[author: Thomas A. Dye]
In DePuy Orthopaedics, Inc. v. Waxman, et al., ___ So.3d, 2012 WL 3138681 (Fla. 1st DCA August 3, 2012), the First District Court of Appeal reversed the trial court’s denial of a motion for preliminary injunction and upheld the assignment of a non-compete agreement in light of Fla. Stat. §542.335. The Court held that an employment agreement, which contained a non-compete covenant, was properly assigned to the employer’s successor. This was true even in the absence of an express formal assignment of the restrictive covenant terms, because the employment agreement contained a provision providing for an unqualified right to assign the employer’s rights and obligations.
The suit arose within the context of a manufacturer of orthopedic products, DePuy, being assigned all the intangible assets of its former distributor, Joint Venture. Joint Venture had entered into employment agreements with its employees restricting them from competing with Joint Venture in various geographic areas for two years after termination. Joint Venture thereafter entered into an agreement with DePuy assigning all its intangible assets. After Joint Venture’s assignment to DePuy, three former employees of Joint Venture began work for a new employer and contacted accounts in their former work territories. Joint Venture assigned to DePuy the right to enforce its covenants not to compete. DePuy filed suit and moved for a temporary injunction against the three former employees. The order appealed denied DePuy an injunction, on the grounds that DePuy lacked standing to enforce Joint Venture’s non-compete agreement.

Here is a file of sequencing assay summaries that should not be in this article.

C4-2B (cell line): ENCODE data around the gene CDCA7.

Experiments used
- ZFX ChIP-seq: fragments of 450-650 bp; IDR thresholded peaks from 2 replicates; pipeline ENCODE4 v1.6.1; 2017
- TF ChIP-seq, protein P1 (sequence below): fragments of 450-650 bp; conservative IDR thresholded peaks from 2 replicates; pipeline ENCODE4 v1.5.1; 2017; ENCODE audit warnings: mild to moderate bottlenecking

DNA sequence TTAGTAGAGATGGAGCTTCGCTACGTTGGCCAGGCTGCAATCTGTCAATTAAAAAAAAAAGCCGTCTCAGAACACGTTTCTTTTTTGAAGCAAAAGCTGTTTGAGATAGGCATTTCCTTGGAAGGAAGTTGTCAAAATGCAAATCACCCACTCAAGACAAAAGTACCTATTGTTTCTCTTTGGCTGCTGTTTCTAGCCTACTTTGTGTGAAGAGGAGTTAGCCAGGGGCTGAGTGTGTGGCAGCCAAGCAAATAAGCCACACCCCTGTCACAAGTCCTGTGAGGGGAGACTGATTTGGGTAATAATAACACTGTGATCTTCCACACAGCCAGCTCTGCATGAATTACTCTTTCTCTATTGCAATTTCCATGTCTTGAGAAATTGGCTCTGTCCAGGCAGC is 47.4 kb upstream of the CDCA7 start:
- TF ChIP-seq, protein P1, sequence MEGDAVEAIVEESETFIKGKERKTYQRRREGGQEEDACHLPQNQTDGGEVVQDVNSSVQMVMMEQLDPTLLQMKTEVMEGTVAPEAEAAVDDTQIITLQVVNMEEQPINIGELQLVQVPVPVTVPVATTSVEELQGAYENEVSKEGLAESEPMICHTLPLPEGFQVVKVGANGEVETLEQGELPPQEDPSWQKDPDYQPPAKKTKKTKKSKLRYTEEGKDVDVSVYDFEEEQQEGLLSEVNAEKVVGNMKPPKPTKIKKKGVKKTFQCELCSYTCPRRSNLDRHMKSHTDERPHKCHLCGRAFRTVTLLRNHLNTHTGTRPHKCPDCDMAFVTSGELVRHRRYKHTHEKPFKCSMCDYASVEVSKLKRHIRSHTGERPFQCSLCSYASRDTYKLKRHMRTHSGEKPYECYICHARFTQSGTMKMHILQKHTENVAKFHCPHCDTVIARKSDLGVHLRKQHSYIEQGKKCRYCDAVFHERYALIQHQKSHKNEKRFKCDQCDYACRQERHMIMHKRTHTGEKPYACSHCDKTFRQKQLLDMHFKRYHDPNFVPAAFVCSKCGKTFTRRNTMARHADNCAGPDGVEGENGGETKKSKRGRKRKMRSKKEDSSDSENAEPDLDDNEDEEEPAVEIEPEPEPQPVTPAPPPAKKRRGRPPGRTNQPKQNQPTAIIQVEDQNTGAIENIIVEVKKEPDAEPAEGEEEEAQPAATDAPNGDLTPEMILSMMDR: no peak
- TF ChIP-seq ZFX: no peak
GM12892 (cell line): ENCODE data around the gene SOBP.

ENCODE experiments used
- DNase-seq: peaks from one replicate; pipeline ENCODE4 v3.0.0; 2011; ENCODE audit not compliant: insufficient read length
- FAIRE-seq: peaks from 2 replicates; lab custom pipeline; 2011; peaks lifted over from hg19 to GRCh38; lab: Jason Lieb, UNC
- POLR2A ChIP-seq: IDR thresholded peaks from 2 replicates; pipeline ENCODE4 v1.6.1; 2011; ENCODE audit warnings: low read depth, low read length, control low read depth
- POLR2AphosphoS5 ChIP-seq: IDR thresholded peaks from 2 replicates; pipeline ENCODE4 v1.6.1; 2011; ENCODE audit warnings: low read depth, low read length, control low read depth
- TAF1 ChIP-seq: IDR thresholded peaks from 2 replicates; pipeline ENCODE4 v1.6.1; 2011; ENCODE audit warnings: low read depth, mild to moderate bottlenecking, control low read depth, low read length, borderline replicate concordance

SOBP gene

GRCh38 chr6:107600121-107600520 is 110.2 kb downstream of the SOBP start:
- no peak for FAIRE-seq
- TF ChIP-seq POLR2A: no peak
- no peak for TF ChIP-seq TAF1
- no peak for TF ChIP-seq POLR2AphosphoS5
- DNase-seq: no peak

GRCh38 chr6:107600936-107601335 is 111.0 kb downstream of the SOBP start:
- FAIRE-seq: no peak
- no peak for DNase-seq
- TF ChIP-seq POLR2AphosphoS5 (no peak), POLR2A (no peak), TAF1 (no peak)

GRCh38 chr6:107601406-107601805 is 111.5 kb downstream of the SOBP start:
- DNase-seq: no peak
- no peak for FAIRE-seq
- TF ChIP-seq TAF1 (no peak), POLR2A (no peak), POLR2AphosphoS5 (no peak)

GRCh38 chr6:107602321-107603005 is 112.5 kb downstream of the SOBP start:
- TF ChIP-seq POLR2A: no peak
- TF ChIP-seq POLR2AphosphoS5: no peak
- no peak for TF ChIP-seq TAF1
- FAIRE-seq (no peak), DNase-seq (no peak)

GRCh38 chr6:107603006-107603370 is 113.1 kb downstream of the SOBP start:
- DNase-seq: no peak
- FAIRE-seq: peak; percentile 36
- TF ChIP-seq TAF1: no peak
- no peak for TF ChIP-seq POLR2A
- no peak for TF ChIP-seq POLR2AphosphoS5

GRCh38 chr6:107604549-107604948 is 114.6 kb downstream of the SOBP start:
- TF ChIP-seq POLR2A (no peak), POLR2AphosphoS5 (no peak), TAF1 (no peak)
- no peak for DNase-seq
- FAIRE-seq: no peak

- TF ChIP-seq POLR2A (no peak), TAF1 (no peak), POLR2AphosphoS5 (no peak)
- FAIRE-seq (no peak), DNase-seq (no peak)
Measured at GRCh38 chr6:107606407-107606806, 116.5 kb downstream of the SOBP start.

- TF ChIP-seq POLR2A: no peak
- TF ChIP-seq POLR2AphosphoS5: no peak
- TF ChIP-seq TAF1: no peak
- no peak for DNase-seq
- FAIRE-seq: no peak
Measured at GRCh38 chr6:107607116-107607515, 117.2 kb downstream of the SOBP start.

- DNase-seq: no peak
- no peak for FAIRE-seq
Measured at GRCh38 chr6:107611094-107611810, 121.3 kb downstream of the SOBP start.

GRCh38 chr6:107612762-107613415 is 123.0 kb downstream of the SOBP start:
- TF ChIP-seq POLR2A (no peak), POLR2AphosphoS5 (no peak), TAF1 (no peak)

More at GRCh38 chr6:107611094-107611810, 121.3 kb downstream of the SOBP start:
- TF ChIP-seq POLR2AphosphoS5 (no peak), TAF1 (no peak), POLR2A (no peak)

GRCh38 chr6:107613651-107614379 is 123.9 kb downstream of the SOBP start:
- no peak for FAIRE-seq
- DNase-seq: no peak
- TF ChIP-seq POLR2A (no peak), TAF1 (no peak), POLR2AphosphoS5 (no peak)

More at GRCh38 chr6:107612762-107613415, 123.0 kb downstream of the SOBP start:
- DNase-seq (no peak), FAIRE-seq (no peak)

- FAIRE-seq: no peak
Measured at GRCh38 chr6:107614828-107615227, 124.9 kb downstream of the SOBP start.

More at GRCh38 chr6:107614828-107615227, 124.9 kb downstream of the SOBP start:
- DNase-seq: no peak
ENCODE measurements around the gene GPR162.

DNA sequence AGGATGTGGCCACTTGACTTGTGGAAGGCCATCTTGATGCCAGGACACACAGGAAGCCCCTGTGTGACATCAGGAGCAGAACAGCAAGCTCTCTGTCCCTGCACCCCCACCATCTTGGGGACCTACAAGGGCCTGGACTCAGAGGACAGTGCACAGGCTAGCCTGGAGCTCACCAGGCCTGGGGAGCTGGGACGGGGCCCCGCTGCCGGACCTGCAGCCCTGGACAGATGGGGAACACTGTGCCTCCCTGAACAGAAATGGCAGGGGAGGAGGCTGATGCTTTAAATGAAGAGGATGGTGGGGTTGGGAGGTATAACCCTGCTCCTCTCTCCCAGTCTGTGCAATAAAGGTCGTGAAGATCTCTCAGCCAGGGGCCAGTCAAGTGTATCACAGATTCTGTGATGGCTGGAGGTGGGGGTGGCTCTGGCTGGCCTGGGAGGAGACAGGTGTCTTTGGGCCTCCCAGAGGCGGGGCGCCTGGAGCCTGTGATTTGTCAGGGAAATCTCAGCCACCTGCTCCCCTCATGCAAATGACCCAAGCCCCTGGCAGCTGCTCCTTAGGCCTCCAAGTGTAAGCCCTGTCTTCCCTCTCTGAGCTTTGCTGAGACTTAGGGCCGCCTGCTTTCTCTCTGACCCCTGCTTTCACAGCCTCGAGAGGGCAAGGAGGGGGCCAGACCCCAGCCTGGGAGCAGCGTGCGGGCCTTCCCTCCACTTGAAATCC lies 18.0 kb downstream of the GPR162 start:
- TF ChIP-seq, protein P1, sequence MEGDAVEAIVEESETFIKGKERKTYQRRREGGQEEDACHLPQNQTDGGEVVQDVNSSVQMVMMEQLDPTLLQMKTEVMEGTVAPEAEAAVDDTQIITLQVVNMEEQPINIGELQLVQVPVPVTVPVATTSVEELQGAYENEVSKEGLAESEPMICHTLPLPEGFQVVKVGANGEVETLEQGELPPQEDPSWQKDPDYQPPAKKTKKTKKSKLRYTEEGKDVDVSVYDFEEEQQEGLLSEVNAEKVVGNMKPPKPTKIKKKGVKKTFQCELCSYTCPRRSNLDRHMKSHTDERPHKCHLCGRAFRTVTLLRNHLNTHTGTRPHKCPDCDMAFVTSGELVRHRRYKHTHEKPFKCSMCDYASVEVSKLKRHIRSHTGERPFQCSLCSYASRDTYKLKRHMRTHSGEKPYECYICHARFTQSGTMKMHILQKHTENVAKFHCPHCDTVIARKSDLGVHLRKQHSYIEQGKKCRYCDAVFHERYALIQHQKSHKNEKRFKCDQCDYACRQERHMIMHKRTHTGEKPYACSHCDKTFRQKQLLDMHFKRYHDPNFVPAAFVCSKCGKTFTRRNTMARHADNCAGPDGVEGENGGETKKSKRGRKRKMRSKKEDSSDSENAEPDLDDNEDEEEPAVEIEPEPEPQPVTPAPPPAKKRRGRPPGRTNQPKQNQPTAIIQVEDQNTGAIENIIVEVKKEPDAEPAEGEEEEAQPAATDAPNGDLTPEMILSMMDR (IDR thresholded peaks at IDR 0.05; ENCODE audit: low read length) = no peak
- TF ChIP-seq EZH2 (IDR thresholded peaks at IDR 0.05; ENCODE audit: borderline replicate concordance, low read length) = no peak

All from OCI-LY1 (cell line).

The First District Court of Appeal disagreed with the trial court’s denial of temporary injunction. The employment agreements provided that Joint Venture could assign all of its rights and obligations to its assignees, even though the employees’ rights and obligations under the employment agreements were expressly personal and non-assignable. The Court noted that the employment agreements stated that Joint Venture’s rights and obligations under the agreement "shall inure to the benefit of and be binding upon [Joint Venture’s] assigns and successors." The agreement assigning DePuy all the Joint Venture’s intangible assets also stated that DePuy retained the right to enforce all non-compete covenants in favor of Joint Venture.
The trial court erred by basing its reasoning, in part, upon case law applicable to Fla. Stat. §542.33, the predecessor statute to Fla. Stat. §542.335. The predecessor statute required the employees’ consent to assign a non-compete covenant, while §542.335 allows the assignment of non-compete covenants when the restrictive covenant "expressly authorized enforcement by a party’s assignee or successor." The employment agreements at issue provided that Joint Venture could assign all of its rights and obligations to assignees, and, as such, the assignment was proper. The First District held that general assignment clauses satisfy the statutory requirements of §542.335 because settled law establishes that unqualified assignments transfer all rights in the thing assigned and courts are not empowered to construe reasonable non-compete agreements narrowly, against the restraint, or against the drafter.
The opinion also found that the trial court erred by implicitly finding that DePuy had not met the prerequisites for entry of a temporary injunction. In so holding, the First District Court of Appeal noted that it found persuasive the Fifth District Court of Appeal’s decision in Patel v. Boers, 68 So.3d 280 (Fla. 5th DCA 2011), which similarly reversed a trial court’s refusal to enforce an assignment of a restrictive covenant within a contract that contained a general assignment clause.